There's much more on Hanzi Smatter. Check out the link below (via Laughing Squid), and if you have one, send in your tattoo request!

And if you are thinking of a Chinese or Japanese language tattoo and don't know either lingo, might I suggest English? Though, I've seen that misused in tattoos, too. How about a big-arse falcon? You can't screw that up.

Hanzi Smatter [Official Site via TimIsHungry via Laughing Squid]

Photo: Shutterstock

To contact the author of this post, write to bashcraftATkotaku.com or find him on Twitter @Brian_Ashcraft.

Kotaku East is your slice of Asian internet culture, bringing you the latest talking points from Japan, Korea, China and beyond. Tune in every morning from 4am to 8am.


    The arms read, Destroy / Them / Total and Let / Deity / Organise / Them.

    This would be a loose translation on a quote attributed to papal nuncio Arnaud Amalric during the crusades: "Kill them all, let god sort them out" referring to the population of Bziers following a query as to the risk of killing orthodox Catholics along with the "heretics". The actual quote is "Caedite eos. Novit enim Dominus qui sunt eius", which if translated properly would read "Kill them. For the Lord knew those who are his own"

      i need to know

      how do you know this??

        it's not a huge leap to guess what the intention behind the translation is. some googling as to the origins isn't too difficult.

      Would of been a better tattoo in bloody latin instead of poorly translated chinese.

    Sheldon: Why do you have the Chinese character for soup tattooed on your right buttock?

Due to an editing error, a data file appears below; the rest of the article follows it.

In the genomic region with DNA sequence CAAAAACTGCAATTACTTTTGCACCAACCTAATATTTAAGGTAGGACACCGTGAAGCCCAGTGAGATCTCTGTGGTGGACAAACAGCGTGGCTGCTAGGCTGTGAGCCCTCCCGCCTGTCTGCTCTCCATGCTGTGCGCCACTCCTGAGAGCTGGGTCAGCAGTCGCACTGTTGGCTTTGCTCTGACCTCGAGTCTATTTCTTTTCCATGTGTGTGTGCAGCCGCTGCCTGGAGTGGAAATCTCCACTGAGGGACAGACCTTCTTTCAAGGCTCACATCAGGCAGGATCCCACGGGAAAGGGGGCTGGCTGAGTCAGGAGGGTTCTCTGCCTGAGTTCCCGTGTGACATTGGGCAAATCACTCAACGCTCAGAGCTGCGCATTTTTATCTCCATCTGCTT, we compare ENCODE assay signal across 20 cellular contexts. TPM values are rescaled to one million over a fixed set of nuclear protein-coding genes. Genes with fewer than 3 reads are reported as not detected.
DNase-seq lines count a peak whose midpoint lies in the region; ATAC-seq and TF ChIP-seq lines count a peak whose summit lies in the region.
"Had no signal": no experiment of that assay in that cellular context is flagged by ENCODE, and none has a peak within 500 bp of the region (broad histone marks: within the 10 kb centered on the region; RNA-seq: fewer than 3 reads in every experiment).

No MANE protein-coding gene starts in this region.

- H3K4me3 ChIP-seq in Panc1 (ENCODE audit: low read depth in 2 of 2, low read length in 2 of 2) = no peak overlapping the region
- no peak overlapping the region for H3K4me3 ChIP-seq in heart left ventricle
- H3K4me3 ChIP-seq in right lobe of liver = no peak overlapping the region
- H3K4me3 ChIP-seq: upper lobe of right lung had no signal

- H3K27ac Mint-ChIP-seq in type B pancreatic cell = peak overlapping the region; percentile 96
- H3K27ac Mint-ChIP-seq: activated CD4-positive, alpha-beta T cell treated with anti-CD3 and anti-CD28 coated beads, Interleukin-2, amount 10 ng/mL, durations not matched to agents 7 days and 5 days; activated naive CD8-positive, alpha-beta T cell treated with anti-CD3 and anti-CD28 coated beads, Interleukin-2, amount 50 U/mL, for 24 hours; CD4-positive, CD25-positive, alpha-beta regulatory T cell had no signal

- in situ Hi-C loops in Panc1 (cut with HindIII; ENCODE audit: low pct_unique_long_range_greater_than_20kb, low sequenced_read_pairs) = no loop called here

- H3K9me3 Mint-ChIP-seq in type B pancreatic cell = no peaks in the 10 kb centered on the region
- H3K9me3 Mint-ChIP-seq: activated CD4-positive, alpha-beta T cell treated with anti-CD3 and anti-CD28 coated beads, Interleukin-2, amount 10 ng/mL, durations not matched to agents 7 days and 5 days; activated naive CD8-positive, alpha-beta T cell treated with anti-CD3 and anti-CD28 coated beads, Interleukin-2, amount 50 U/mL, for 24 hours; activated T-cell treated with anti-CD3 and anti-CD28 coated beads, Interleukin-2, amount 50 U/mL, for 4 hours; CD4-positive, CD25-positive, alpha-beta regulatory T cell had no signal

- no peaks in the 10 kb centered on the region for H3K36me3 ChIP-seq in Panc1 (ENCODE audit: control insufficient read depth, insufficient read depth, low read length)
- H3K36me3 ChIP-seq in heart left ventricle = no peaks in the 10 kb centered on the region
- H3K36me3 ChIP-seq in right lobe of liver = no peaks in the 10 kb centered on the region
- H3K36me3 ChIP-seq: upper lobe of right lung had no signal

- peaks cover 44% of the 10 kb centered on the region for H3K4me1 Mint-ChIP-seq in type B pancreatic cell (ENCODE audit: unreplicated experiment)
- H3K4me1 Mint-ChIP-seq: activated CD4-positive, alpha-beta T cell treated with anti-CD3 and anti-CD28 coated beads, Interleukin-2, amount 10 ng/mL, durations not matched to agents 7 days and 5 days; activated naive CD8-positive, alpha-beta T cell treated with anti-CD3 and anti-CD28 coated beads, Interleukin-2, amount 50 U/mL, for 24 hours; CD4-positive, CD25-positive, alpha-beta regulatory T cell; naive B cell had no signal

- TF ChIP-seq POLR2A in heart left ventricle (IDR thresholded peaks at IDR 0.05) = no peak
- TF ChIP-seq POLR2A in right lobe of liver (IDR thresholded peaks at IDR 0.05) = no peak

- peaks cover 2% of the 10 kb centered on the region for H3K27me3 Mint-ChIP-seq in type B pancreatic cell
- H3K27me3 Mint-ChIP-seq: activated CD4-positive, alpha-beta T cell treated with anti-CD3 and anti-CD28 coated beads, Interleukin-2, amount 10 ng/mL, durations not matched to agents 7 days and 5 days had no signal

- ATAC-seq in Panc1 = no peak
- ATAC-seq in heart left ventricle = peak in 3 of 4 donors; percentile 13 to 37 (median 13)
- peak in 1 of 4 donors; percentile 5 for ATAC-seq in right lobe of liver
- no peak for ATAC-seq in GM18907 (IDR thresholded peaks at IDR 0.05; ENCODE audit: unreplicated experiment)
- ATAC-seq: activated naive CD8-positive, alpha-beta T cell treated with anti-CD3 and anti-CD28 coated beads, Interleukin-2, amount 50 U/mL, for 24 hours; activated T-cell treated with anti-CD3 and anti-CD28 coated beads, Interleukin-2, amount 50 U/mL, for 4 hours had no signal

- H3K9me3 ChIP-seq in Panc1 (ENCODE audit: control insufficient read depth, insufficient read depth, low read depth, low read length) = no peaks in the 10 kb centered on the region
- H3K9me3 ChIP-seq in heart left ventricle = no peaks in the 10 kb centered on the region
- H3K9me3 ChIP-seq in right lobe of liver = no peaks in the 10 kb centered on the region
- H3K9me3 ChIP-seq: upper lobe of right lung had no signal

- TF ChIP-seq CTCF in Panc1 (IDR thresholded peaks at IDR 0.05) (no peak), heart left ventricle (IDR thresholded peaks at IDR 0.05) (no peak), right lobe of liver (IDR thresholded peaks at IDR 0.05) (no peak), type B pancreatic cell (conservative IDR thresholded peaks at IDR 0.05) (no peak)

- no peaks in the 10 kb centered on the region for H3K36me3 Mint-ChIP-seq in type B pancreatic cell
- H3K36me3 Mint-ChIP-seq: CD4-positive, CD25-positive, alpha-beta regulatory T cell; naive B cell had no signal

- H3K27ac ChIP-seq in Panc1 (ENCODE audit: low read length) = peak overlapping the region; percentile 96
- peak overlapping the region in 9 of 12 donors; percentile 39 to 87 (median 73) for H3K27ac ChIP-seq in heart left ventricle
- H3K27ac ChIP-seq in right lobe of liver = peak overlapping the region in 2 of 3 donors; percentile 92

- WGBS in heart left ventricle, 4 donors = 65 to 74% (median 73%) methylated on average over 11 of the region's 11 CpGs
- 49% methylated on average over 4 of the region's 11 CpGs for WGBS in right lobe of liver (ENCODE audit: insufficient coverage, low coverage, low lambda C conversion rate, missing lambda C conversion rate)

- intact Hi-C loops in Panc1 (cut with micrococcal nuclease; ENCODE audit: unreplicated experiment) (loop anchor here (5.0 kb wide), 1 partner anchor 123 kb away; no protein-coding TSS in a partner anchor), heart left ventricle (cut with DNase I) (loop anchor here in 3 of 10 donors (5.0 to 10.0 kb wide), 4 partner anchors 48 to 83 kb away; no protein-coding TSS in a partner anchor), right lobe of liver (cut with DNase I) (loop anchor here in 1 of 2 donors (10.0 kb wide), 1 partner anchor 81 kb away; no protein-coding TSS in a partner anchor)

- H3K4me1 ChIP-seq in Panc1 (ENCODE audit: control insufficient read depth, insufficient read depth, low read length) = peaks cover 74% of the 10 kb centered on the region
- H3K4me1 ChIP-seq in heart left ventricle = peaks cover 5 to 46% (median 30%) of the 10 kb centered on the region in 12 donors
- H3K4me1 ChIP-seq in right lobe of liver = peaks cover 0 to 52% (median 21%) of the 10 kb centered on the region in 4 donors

Penny: Its not soup, its courage.

    Sheldon: No, it isnt. But I suppose it does take courage to demonstrate that kind of commitment to soup.

    The one on the woman in the pink top is clearly a knight in armour kneeling down to pick up a giant jalapeno (or maybe elephant tusk)

    The problem is they can often be read multiple ways......for example the characters tenchu and chaos when together can mean heavens wrath!

    I think it best for the inked to tell the story and not be to caught up in actual meanings

      Uh no, Tenchu on it's own translates to heavens wrath, or more correctly as divine retribution, adding chaos ruins the context of the word. You wouldn't even read it as divine retribution chaos which would be twice the characters to achieve

        And this is why I don't want people telling me this shit, thanks man...i think I'll stick to my story

      Best let the inked tell the story? lol, and what happens when those being told the story can actually read the characters? There's a reason why this article exists and why a lot of people shy away from Chinese characters. I once saw a man have the words to the effect of "Daddy's little girl" (in Chinese as opposed to Japanese) on his forearm. While the sentence was correct, I was thrown off as to why HE had it on his forearm. If he wanted to be reminded of his daughter, there are plenty of better phrases.

        I've heard plenty of stories that I have known to be inaccurate but I'm not gonna be douche and point it out!

        and all my tattoos have stories.

          Nema I don't understand your logic...it's a grammatical/translation mistake, not an exaggerated story. Some grossly misspelled English language tattoo would not be "ok" just because the original idea was cool, would it? By your reasoning, I could get "idiot" tattooed on me and just tell people "oh it means AWESOME to me, so don't correct me!" haha.